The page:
This week’s episode features highlights from a panel from the 2019 BIO Conference, “Fire Up Your Narrative,” with moderator Linda Leavell and panelists John A. Farrell, Ruth Franklin, Caroline Fraser, and Tom Reiss.
Below are reports on two of the panels that were offered at the Ninth Annual BIO Conference in May, written with assistance from John Grady. Each article continues on the BIO website. BIO members can read about seven more sessions in the July issue of The Biographer’s Craft; an archived copy is available in the Member Area.
You can see a photo gallery from the conference here.
Writing Multiple Lives
Lisa Cohen, author of All We Know: Three Lives, said she discovered that through a group biography she could dramatize her initial subject and anchor her in a community, a social circle. What tied together her three subjects—Esther Murphy, Mercedes de Acosta, and Madge Garland—was that they “were women who knew everybody” and their sexuality.
“I didn’t set out to write collective biography,” Carla Kaplan said when she started work on Miss Anne in Harlem: The White Women of the Black Renaissance. From her earlier biography on Zora Neale Hurston, Kaplan knew that many white women had connections to Hurston and others in the renaissance. As Kaplan delved deeper into the relationships those women had with Hurston and each other, she found “extraordinary dead ends” on how to approach writing about a single white woman in that time, in that place. Finally, Kaplan decided, “I am going to have to write that book to read that book” on the complexities of the relationships of the “Miss Annes”—a collective nickname—of being hostesses, philanthropists, snubbers of convention, and more.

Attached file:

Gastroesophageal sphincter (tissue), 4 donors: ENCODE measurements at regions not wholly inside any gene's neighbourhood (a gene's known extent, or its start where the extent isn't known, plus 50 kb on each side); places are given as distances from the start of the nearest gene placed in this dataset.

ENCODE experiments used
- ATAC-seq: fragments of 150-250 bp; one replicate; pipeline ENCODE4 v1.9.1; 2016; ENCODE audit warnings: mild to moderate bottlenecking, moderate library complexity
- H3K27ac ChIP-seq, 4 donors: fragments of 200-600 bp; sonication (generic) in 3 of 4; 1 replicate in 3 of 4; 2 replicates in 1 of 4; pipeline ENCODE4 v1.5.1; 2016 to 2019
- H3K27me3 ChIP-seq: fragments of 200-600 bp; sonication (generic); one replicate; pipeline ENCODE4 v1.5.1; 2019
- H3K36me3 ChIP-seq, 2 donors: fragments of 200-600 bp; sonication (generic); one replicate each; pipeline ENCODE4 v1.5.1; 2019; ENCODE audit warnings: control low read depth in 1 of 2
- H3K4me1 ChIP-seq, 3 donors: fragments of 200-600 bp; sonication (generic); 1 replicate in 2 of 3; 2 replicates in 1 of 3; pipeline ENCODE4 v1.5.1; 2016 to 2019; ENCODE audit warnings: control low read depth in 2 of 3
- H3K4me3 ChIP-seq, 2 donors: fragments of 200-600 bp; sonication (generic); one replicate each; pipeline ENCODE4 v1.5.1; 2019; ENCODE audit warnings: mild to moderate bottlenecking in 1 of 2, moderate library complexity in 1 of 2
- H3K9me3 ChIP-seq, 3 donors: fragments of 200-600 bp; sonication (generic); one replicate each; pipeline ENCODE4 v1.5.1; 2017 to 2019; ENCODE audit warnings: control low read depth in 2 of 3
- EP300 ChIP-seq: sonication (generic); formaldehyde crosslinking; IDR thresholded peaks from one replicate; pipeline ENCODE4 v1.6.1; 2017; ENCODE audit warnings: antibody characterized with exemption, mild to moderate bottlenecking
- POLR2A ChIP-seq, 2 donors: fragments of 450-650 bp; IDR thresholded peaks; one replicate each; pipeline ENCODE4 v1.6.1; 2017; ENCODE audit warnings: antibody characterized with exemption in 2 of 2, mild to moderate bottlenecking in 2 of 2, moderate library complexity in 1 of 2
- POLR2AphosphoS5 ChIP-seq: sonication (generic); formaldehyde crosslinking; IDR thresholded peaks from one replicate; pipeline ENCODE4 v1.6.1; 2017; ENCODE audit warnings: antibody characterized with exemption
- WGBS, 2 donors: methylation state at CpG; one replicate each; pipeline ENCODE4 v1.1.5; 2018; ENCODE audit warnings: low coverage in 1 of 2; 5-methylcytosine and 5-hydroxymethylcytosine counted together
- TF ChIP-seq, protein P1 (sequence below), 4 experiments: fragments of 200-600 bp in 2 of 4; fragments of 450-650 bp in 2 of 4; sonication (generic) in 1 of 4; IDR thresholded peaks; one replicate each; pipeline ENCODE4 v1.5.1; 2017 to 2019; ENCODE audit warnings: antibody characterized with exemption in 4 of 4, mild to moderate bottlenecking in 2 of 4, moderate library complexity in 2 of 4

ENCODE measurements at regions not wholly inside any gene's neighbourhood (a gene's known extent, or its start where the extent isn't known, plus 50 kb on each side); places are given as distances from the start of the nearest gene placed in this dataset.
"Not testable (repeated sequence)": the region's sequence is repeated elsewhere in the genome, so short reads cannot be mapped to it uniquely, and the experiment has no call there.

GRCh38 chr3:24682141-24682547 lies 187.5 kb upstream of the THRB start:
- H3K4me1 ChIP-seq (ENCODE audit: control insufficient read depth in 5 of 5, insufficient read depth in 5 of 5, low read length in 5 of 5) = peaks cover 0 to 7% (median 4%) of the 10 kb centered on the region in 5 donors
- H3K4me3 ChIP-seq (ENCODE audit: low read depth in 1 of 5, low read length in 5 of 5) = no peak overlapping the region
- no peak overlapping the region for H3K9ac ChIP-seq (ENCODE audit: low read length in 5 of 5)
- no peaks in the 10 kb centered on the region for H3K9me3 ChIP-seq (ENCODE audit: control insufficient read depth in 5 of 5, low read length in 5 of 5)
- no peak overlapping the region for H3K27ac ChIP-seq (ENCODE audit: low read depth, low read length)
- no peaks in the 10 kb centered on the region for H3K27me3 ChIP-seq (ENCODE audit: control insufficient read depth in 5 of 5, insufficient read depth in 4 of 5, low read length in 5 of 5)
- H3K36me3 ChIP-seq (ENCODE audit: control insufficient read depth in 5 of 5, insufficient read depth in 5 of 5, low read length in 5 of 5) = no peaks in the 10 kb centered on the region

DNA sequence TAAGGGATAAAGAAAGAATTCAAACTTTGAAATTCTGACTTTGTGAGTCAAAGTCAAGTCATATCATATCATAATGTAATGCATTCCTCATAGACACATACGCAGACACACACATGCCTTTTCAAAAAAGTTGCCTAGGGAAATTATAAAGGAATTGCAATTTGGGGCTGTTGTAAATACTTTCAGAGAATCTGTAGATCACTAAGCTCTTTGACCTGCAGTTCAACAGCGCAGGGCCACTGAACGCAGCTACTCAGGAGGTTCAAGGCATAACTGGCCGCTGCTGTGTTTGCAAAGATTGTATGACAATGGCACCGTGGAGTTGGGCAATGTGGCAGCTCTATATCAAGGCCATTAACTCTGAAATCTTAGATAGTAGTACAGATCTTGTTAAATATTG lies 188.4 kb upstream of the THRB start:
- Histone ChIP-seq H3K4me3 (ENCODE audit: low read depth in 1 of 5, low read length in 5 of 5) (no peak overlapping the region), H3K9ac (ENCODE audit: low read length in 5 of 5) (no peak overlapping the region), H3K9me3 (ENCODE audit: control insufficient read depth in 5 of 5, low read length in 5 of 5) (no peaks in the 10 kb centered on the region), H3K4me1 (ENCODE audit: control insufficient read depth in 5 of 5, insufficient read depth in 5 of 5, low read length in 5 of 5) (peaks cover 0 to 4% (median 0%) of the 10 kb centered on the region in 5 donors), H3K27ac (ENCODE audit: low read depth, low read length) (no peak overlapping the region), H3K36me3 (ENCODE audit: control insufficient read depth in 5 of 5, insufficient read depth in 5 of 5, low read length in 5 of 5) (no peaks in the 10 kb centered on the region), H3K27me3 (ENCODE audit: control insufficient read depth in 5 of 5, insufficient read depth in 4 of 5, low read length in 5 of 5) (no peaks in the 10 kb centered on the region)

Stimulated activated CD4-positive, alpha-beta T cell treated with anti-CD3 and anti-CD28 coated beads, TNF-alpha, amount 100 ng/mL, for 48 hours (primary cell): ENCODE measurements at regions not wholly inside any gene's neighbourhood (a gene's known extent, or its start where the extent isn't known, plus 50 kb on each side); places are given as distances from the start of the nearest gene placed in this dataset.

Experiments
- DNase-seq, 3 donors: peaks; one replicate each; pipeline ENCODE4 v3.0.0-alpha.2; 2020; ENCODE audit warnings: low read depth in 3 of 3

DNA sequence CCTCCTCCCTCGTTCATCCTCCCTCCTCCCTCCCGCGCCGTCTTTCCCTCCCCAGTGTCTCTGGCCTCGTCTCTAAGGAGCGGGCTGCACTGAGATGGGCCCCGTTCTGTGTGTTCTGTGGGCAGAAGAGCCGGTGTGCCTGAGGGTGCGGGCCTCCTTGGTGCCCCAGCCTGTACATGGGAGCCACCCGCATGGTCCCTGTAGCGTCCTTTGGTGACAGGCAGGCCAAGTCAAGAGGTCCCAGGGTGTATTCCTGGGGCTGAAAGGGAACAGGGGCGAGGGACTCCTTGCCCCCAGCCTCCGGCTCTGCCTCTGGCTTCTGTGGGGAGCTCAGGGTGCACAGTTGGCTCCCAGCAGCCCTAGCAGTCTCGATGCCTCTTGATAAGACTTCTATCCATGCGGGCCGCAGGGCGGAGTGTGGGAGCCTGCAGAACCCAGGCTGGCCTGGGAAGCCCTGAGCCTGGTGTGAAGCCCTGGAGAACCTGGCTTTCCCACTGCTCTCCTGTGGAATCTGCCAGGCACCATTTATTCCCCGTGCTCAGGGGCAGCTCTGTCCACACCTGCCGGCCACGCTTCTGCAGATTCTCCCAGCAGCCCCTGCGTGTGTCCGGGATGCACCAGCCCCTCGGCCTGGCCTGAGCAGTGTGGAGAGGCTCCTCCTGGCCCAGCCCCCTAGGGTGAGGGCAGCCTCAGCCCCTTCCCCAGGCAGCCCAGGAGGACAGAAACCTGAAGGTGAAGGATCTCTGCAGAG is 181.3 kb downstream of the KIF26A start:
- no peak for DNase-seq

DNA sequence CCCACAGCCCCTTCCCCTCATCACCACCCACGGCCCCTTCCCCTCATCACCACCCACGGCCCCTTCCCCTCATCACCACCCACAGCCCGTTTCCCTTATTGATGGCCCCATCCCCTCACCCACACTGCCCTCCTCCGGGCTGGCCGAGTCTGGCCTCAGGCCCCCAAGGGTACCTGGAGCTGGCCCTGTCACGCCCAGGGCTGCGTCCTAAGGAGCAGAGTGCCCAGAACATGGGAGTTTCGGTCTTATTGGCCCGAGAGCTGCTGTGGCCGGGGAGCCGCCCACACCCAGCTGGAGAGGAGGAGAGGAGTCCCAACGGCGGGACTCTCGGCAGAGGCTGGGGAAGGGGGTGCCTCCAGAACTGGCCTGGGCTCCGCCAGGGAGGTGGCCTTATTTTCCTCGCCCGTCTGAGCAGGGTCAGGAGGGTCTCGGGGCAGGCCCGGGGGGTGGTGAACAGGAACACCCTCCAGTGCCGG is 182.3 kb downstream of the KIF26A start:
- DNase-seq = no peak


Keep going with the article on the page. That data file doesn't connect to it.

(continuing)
Likewise, Justin Spring in The Gourmands’ Way: Six Americans in Paris and the Birth of a New Gastronomy had to work through “any number of false starts” to settle on how to proceed to write about six very different writers, who “were very much like the Americans of the ‘Lost Generation,’” in another era of “enormous American cultural ferment:” Paris after World War II.
Interesting as the six were as individuals, Spring said, “these people were not coming together” as a possible group biography until he found a key in Alice B. Toklas’s second book on cooking, and their shared love of French cuisine. Among the subjects in The Gourmands’ Way is Julia Child, to many Americans the doyenne of the Gallic way with food.
Writing About the Vietnam War
Moderator Marc Leepson, a Vietnam War veteran, began the session by providing some background. The Vietnam War was the longest U.S. war before the twenty-first century and the country’s most controversial overseas war. After the war, Leepson said, “Nobody really wanted to talk about it” because of its divisive nature. But as panelists Kai Bird, Max Boot, and Heath Lee showed, there is a market today for certain biographies relating to the Vietnam War era, even if there are challenges in writing them.